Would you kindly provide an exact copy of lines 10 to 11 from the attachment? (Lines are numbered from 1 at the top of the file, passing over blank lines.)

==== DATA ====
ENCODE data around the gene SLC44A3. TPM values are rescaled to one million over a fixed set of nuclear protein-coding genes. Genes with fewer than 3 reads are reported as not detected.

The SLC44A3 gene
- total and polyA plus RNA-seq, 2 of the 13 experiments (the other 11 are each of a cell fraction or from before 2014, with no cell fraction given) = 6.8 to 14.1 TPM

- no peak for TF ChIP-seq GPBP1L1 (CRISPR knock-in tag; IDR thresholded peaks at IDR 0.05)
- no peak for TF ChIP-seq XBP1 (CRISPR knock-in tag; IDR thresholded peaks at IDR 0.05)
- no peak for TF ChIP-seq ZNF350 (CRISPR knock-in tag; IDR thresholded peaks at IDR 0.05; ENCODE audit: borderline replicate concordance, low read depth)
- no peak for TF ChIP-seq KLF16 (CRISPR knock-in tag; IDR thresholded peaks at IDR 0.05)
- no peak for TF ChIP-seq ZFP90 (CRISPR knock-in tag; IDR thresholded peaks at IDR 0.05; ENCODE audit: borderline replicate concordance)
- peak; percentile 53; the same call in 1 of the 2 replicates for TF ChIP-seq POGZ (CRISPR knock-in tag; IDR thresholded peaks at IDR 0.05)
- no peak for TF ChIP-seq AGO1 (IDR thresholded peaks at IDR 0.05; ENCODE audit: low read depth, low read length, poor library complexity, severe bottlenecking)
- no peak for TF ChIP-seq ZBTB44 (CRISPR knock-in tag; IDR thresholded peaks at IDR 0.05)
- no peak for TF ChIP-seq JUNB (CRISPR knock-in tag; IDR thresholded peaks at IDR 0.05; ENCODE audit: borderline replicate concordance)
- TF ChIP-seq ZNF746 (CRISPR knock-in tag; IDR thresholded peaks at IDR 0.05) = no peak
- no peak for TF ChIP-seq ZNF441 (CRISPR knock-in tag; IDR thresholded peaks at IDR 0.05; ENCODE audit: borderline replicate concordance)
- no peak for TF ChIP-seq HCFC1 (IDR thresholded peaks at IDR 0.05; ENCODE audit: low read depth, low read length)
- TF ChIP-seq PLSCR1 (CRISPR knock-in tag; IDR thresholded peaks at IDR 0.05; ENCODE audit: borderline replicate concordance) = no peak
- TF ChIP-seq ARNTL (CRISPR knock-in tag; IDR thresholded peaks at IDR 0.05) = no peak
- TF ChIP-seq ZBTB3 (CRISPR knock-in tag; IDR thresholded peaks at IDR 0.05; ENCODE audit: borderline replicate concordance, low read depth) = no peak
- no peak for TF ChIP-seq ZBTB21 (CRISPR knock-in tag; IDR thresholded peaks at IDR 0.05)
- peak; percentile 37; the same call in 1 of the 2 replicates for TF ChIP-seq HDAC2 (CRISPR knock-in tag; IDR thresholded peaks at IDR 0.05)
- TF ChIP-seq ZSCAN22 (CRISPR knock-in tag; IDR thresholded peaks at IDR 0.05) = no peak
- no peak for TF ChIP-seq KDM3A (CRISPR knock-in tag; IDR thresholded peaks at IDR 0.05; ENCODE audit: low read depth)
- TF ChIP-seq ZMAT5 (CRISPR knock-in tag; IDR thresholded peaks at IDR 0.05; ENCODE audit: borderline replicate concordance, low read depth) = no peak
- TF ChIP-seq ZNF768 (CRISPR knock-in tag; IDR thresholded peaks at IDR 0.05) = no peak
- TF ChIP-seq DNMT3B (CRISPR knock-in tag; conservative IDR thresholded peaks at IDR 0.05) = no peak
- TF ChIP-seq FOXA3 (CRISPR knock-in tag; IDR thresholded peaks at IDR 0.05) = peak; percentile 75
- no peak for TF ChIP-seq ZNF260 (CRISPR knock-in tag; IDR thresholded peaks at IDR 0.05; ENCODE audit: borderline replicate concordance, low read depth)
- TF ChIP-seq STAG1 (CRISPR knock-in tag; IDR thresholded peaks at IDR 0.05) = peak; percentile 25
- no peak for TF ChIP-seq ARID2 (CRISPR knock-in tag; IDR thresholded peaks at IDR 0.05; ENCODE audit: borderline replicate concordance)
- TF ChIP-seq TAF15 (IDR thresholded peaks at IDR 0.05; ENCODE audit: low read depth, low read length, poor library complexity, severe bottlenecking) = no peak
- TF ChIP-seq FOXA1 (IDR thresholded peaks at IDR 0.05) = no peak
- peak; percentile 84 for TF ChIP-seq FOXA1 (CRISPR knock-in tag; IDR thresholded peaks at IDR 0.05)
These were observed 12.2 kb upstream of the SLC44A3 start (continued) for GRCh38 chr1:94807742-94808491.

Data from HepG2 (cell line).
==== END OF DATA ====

- no peak for TF ChIP-seq AGO1 (IDR thresholded peaks at IDR 0.05; ENCODE audit: low read depth, low read length, poor library complexity, severe bottlenecking)
- no peak for TF ChIP-seq ZBTB44 (CRISPR knock-in tag; IDR thresholded peaks at IDR 0.05)